Opera review: The Mikado, Usher Hall

The Mikado, Usher Hall ***

There is plenty to praise in the semi-staged production of The Mikado which toured to the Usher Hall last night, thanks to revealing direction from Alistair McGowan and stand-out solo performances.

The chorus of Edinburgh Grand Opera were in fine voice, serving the swooping tunes of Sullivan's music well. Sadly, their diction had little to offer the acerbic wit of Gilbert's lyrics.

McGowan shows impressive style in his move from the comedy of the TV impressionist to 125-year-old light opera. He performed the title role impeccably, bringing a lightness of touch in To let the Punishment fit the Crime, with plenty of audience- pleasing references in the patter of the reworked lyrics.

It's as director that McGowan makes his mark. The plot might be hilarious but it is as convoluted as they come, with Ko-Ko, the Lord High Executioner of Titipu, getting the job by virtue of being under sentence of death. It's just the start of its twisted logic.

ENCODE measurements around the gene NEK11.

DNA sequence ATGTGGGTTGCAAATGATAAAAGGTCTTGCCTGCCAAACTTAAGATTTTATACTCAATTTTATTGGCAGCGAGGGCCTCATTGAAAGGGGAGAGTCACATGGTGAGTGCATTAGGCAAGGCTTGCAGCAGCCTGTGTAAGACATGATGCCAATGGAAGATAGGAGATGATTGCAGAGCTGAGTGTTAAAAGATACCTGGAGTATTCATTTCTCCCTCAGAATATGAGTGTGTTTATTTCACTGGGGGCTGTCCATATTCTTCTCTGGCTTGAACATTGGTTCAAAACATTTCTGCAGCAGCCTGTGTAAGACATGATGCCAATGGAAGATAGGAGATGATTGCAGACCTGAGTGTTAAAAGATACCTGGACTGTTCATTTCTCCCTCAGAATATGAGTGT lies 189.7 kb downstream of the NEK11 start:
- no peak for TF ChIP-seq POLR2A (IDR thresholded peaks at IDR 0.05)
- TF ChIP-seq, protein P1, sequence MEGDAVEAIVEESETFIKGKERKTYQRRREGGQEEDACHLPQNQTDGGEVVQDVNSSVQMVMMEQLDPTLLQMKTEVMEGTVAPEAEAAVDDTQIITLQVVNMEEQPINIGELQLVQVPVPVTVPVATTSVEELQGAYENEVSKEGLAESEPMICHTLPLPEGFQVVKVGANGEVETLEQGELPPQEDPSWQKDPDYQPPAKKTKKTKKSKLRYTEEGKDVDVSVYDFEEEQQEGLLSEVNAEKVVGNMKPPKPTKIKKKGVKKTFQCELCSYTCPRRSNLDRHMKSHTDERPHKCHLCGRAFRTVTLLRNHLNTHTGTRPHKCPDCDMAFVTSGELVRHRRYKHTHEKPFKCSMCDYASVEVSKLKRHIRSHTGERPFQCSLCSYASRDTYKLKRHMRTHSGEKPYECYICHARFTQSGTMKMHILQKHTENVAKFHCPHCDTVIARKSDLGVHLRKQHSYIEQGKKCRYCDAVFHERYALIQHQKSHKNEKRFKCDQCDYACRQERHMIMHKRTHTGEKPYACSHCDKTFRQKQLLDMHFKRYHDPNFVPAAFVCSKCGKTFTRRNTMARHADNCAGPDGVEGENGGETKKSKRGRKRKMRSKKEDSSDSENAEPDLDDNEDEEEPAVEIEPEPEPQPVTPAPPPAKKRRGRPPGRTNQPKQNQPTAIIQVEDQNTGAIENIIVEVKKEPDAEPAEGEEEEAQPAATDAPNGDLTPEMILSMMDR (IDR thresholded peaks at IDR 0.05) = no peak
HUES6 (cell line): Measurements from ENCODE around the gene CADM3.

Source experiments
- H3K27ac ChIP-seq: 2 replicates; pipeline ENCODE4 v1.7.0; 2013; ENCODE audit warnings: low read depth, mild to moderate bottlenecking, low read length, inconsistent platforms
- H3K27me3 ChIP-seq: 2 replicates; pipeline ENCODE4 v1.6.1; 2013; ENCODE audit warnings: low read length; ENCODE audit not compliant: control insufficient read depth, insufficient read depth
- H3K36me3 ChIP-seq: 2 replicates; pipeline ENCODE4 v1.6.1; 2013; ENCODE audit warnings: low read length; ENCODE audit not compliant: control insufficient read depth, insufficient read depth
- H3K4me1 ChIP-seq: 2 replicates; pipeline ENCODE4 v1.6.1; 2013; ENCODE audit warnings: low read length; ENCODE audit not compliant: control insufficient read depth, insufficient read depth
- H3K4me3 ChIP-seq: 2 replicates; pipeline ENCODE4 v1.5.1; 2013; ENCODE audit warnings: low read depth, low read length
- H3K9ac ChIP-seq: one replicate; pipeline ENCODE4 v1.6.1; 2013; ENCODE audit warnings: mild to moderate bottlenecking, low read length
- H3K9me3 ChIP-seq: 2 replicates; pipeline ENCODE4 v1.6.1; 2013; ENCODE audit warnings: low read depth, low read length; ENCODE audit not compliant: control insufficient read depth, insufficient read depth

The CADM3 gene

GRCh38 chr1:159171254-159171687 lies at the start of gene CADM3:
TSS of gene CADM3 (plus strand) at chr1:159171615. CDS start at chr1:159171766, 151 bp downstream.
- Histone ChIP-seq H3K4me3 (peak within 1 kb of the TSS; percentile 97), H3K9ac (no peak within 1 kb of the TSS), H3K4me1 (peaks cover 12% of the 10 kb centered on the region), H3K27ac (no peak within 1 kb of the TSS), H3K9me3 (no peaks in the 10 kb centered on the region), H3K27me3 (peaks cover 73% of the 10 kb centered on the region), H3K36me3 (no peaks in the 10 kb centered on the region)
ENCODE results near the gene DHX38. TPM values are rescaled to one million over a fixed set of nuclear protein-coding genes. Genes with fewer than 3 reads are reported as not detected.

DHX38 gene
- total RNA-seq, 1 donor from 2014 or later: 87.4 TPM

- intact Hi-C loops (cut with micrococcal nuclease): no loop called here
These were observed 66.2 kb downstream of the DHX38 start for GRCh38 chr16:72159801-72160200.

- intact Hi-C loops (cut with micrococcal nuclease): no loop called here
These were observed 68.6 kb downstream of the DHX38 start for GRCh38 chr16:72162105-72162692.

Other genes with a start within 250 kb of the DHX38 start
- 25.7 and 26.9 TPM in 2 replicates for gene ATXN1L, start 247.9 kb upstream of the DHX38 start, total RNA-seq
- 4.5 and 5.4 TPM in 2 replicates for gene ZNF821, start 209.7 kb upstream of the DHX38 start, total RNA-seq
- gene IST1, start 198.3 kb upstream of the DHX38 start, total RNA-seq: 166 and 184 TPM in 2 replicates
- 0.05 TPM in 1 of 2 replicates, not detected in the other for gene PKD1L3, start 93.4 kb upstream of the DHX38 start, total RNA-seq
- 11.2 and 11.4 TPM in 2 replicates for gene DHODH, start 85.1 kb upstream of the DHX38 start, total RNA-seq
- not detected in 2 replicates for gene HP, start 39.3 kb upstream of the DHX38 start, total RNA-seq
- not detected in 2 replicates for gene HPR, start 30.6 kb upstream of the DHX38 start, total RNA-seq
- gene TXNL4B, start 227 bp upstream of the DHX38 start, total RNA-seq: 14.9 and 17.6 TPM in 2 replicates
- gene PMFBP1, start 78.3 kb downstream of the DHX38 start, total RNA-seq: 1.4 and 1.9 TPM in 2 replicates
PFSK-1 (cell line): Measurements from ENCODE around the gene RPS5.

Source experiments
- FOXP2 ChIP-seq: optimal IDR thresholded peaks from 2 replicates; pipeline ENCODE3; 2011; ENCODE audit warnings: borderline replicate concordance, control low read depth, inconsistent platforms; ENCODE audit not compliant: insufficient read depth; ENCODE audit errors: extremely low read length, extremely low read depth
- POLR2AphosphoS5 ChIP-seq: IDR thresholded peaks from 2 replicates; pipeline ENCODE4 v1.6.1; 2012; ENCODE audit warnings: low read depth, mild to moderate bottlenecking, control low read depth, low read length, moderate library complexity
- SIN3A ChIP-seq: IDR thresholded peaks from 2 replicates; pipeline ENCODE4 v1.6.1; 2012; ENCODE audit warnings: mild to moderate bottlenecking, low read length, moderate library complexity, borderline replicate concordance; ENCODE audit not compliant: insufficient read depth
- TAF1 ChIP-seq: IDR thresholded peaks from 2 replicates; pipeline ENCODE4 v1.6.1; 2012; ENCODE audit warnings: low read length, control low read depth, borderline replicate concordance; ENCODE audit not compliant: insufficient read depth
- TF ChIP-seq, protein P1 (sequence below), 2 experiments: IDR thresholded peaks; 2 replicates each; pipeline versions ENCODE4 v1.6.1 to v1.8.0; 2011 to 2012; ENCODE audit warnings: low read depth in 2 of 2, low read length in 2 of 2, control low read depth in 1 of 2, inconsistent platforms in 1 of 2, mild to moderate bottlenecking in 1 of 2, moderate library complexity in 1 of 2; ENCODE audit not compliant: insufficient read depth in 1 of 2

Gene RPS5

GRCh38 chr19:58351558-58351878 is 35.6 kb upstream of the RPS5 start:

Yet there is no uncertainty to the story's progression as the cast put their all into their roles. By creating credible characters rather than labouring the jokes they double the humour: McGowan clearly understands that Gilbert's scornful mockery of parliamentary and legal processes is still relevant today.

Oliver White is an earnest Nanki-Poo, the minstrel who wanders back to Titipu on hearing that his love Yum-Yum's guardian, Ko-Ko, to whom she is betrothed, has been sentenced to death. Charlotte Page's Yum-Yum is suitably horsey for one whose love is revealed to be the Mikado's son in disguise.

But it is Richard Suart as the elderly Ko-Ko and Bruce Graham as the unctuous Pooh-Bah, Titipu's multi-tasking Chancellor, Bishop and Prime Minister, who stand out. Ko-Ko's "Little List" of those who will not be missed is so up to date to include a "left-wing perjure-ist".

Sad, then, to witness Jill Pert's Katisha, the forceful elderly courtier who has designs on Nanki-Poo. She looks the part, but fails to make her words intelligible. A capital offence when all else are so delightfully clear.

Run ended